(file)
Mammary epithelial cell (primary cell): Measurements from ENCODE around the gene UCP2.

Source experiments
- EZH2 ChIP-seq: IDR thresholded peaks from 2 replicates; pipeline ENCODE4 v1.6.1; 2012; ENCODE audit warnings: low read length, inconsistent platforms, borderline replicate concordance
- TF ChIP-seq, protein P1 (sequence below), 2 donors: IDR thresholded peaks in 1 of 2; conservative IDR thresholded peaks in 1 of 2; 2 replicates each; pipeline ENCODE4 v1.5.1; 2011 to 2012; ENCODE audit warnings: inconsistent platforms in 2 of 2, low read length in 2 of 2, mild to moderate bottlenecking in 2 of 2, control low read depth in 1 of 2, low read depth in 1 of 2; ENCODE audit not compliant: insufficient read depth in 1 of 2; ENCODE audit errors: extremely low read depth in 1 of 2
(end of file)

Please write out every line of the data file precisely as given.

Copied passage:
Mammary epithelial cell (primary cell): Measurements from ENCODE around the gene UCP2.

Source experiments
- EZH2 ChIP-seq: IDR thresholded peaks from 2 replicates; pipeline ENCODE4 v1.6.1; 2012; ENCODE audit warnings: low read length, inconsistent platforms, borderline replicate concordance
- TF ChIP-seq, protein P1 (sequence below), 2 donors: IDR thresholded peaks in 1 of 2; conservative IDR thresholded peaks in 1 of 2; 2 replicates each; pipeline ENCODE4 v1.5.1; 2011 to 2012; ENCODE audit warnings: inconsistent platforms in 2 of 2, low read length in 2 of 2, mild to moderate bottlenecking in 2 of 2, control low read depth in 1 of 2, low read depth in 1 of 2; ENCODE audit not compliant: insufficient read depth in 1 of 2; ENCODE audit errors: extremely low read depth in 1 of 2